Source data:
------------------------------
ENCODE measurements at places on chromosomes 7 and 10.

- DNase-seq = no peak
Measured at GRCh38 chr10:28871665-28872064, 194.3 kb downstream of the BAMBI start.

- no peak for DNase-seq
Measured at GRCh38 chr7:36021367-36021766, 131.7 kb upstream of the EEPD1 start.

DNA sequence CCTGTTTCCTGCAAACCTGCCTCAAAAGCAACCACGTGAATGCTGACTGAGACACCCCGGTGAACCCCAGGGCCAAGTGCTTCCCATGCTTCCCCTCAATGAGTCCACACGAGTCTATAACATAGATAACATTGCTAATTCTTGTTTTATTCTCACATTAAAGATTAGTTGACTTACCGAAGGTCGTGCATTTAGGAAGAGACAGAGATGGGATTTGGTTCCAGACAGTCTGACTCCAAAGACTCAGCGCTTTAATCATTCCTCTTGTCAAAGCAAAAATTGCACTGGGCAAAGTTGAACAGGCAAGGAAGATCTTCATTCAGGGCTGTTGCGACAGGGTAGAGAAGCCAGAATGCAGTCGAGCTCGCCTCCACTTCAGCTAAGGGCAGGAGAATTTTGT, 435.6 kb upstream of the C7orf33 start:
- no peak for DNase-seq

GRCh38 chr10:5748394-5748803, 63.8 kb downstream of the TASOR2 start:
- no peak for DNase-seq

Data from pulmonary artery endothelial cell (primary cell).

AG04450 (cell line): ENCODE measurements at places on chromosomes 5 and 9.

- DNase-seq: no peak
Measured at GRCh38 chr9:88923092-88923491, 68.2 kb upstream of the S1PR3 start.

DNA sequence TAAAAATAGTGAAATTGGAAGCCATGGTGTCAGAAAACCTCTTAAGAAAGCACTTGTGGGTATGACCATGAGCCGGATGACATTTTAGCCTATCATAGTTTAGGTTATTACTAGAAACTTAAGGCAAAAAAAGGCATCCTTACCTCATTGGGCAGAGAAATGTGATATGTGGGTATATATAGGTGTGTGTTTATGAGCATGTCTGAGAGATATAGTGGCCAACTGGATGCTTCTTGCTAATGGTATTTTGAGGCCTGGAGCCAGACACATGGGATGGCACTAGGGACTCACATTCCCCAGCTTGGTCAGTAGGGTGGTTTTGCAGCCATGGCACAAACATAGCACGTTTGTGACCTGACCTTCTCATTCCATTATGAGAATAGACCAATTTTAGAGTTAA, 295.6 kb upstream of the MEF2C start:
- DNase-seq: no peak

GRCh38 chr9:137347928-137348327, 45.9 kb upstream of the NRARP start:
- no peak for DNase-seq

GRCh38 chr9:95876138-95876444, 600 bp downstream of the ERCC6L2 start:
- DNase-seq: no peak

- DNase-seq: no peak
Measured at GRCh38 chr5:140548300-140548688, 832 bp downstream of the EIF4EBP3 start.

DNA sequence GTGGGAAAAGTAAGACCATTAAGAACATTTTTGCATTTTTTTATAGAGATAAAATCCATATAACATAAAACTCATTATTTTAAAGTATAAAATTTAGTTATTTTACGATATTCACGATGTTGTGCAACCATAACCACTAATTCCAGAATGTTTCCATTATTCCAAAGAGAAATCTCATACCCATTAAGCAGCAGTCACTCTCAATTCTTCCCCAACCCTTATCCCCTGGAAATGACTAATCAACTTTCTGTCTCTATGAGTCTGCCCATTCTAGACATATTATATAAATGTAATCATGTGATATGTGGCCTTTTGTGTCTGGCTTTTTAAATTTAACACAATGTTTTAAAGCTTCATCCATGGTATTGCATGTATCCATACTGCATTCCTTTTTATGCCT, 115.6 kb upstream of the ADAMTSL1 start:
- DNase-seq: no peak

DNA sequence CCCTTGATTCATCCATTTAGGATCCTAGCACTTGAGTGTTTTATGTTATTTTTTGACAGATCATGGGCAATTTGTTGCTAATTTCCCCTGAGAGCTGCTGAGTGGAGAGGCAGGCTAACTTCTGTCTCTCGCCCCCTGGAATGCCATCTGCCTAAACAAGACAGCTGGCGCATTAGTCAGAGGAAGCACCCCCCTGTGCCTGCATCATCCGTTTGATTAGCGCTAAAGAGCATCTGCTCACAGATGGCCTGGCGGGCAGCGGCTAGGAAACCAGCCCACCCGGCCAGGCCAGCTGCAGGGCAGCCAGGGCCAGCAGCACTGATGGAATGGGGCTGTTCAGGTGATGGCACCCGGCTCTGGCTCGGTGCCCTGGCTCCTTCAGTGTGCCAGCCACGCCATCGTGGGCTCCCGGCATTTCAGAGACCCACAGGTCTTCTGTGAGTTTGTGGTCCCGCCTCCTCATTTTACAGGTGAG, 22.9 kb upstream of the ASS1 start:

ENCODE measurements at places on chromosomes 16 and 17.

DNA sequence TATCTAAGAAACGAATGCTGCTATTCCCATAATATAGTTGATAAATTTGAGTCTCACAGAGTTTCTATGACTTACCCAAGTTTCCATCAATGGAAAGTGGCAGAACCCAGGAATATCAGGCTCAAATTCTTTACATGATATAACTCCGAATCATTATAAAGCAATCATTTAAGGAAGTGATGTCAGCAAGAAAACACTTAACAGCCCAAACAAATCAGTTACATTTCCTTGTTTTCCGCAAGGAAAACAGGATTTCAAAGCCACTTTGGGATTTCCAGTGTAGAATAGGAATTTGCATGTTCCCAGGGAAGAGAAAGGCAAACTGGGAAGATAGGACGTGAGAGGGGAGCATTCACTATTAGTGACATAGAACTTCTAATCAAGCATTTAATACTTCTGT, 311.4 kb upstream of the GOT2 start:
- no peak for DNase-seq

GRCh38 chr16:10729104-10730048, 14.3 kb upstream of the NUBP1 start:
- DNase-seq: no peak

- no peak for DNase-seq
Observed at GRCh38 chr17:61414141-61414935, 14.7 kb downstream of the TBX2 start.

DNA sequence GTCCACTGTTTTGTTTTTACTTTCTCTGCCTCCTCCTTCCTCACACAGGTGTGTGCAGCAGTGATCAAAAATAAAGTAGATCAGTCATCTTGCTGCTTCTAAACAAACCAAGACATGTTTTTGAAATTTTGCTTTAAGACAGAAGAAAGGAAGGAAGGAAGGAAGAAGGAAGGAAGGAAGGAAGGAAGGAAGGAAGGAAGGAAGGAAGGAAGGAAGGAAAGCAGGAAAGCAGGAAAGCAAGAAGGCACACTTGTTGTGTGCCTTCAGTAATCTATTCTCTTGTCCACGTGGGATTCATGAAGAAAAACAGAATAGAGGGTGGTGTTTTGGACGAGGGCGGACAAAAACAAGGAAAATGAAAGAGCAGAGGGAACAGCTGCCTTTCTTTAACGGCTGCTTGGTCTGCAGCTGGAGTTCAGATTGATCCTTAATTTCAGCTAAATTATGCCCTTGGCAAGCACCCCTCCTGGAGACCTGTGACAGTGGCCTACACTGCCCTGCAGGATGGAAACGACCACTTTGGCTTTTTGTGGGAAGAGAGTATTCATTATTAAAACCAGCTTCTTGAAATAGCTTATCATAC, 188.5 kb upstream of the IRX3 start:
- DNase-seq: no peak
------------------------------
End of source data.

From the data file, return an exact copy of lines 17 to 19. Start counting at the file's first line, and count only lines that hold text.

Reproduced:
- no peak for DNase-seq

GRCh38 chr9:95876138-95876444, 600 bp downstream of the ERCC6L2 start:
- DNase-seq: no peak